The Penny Arcade RPG, On the Rain Slick Precipice of Darkness, is a title I figure few have actually tried, but was actually really enjoyable in its own way. The first game set up a simple combat system which was rather dull until I discovered action queuing, which made the whole thing explode with vibrancy. During animations for damn near anything, you still had complete control over the menus, and any action queued up would execute after the current one completed, without allowing the enemies a chance to act even if they were ready to. This mechanic ended up creating a tremendously cool system of trying to judge timings for attacks, waste time with actions that had long animations to build up meter for stronger attacks, factoring in what the enemies were weak and resistant against, and tons of fun realtime evaluations of circumstances and frantically hitting buttons all over the menu, trying to completely choke the enemy out of all attacks. After a few trips around youtube, I don’t think anyone other than me discovered this rather basic trick. In any case, after 2 episodes worth of this, it seemed a lot like they had pushed the system they made to its limits and tried basically every possible combination on the theme in terms of enemy and attack variations, so naturally they switched over to a completely different format by teaming up with the Cthulhu Saves the World developers. I kinda regret that there wasn’t another one in the original style, but there just wasn’t any room to expand I believe.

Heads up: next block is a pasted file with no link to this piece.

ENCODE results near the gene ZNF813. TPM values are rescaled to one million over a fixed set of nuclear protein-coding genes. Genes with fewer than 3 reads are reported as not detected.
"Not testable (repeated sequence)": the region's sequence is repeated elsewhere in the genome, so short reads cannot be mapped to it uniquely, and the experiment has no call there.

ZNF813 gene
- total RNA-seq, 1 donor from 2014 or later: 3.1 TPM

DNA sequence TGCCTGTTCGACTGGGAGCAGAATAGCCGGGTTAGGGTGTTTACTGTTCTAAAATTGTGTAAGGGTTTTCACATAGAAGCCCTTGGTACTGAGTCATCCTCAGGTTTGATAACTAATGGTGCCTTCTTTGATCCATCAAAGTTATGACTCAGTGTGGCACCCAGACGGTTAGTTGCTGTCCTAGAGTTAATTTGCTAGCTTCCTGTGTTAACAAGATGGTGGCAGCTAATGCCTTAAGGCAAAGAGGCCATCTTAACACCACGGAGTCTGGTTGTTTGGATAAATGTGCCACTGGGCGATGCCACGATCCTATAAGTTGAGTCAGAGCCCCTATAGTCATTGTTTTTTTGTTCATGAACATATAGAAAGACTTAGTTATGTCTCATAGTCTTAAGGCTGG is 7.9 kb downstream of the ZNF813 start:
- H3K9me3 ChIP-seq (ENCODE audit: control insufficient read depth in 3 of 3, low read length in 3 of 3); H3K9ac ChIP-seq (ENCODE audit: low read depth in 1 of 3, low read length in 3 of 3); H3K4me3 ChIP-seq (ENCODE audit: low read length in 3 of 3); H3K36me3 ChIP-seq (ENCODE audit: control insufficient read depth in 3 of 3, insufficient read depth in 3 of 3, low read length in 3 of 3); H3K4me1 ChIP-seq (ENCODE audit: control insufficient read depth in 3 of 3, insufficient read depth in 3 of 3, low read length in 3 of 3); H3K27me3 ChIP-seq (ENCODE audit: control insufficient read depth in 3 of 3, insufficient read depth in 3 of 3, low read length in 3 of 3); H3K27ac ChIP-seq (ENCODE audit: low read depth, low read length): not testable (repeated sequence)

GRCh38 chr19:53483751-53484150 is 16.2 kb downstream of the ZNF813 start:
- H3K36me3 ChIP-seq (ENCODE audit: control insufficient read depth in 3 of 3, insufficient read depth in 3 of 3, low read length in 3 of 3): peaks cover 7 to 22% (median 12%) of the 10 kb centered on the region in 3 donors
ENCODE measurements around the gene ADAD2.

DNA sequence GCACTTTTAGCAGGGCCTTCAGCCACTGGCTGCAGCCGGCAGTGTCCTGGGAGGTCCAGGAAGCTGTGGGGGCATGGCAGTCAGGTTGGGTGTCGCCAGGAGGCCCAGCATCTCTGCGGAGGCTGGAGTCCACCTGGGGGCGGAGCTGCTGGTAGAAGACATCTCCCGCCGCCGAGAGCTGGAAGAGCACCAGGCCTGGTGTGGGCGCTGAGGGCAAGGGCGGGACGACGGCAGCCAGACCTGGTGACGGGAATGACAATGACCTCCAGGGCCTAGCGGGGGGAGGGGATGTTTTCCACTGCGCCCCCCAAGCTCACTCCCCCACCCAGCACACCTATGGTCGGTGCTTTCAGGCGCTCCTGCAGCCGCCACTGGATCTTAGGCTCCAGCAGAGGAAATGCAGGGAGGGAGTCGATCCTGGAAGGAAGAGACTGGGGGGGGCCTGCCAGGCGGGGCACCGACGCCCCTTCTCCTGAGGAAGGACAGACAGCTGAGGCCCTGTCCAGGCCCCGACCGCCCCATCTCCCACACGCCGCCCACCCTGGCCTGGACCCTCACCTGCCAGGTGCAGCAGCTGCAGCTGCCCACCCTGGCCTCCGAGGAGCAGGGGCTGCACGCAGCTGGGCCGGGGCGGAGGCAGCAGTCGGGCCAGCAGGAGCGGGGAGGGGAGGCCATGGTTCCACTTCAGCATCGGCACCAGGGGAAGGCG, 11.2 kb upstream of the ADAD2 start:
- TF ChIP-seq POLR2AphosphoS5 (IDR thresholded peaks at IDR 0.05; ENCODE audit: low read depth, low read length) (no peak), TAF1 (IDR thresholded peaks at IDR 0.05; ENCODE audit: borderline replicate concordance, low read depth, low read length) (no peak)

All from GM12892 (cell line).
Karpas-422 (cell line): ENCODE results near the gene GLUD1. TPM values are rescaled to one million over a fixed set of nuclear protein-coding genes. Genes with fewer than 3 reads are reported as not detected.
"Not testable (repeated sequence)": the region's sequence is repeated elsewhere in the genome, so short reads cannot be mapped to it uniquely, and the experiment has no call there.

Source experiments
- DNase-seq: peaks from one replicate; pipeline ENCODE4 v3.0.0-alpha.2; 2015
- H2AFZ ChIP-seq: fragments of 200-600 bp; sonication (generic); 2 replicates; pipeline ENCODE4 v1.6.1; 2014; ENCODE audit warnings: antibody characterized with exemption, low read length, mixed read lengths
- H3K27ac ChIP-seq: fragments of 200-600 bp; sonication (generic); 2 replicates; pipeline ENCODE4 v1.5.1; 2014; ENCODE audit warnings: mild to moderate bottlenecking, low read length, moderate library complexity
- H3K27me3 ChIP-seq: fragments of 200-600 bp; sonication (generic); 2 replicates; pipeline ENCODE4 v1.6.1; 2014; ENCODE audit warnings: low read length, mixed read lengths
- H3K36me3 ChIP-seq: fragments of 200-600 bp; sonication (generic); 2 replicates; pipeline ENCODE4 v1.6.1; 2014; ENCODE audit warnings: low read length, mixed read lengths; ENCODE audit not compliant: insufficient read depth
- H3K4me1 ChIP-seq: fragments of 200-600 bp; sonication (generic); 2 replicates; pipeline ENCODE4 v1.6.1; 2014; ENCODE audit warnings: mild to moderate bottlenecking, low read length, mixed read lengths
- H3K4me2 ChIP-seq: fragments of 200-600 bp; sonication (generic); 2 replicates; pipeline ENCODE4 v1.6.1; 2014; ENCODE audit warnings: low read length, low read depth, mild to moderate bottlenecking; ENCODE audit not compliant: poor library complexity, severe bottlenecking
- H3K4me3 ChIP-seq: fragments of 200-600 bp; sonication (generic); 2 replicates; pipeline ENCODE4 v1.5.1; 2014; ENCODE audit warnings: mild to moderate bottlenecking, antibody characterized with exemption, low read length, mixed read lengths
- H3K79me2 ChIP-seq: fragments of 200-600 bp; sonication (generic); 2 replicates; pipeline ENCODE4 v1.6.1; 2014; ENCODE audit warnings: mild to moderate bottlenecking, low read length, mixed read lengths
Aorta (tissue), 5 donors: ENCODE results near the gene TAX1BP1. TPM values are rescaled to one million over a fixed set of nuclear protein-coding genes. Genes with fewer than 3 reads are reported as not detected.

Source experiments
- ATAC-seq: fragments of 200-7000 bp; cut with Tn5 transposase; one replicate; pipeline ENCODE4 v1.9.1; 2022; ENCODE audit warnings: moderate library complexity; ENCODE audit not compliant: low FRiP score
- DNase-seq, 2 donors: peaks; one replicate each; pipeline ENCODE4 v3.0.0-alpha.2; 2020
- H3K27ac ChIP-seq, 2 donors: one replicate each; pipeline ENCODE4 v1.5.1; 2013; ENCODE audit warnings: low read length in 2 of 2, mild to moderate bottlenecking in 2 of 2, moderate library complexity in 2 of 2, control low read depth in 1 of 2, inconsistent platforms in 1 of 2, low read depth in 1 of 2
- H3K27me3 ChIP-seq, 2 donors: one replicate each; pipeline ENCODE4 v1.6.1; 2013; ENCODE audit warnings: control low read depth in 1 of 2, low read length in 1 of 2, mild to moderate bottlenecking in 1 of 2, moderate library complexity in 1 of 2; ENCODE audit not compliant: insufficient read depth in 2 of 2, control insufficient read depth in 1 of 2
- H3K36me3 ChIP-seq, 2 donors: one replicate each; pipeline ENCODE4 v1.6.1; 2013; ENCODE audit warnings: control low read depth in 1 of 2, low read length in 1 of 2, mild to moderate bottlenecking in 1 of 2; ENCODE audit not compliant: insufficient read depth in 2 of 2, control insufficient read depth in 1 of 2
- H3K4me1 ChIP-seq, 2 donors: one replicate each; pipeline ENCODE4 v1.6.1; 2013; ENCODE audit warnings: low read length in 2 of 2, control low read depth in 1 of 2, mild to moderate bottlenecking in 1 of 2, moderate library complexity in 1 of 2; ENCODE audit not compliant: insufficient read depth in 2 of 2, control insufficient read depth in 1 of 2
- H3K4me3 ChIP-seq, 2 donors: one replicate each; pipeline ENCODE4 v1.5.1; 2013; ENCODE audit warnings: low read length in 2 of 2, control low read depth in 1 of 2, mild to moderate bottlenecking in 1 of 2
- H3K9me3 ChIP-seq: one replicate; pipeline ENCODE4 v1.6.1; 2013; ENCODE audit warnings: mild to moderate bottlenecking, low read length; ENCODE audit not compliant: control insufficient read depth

A recent reboot on everyone’s minds is the new Devil May Cry game, DmC. It’s here where it is hard to hard to argue that a reboot was really necessary, or that the series needed it. Every iteration of Devil May Cry continually set up larger and larger expectations, with a greater feature set than the previous games. The original game had basic attacks and jump canceling, DMC2 had aerial raves and gun switching, DMC3 had a way more developed combat system, styles, tons of weapons, and DMC4 had style switching, a whole new character, new enemies and new weapons. DmC removed lockon, had way less technical combat, and a ton of other bad business that I’m sure you’re already aware of. Was this reboot really necessary? Devil May Cry 4 was the best selling game in the franchise, despite the killer deadlines that required them to reuse tons and tons of content. They were on the track to make a better DMC game after it, but instead they decided to reboot something that still had room to grow. They could have integrated the aspects lost of DMC3’s combat system. They could have expanded on Nero’s. They could have implemented more weapons and styles. There were a lot of things they could have expanded on.
The big conclusion here is, sometimes reboots do make sense for games. Sometimes games reach a level of finished where there isn’t much left to explore with them and your only choice is to define something new from scratch. However, sometimes a series is perfectly in its stride. Sometimes it just needs to grow a bit more and still try new things, even if it’s just new level designs like from Super Mario Bros to The Lost Levels. If this is the case, then a reboot can risk seriously alienating the fans, especially if it’s aimed at a broader audience and doesn’t respect the soul of the series, like so many modern reboots seem to do.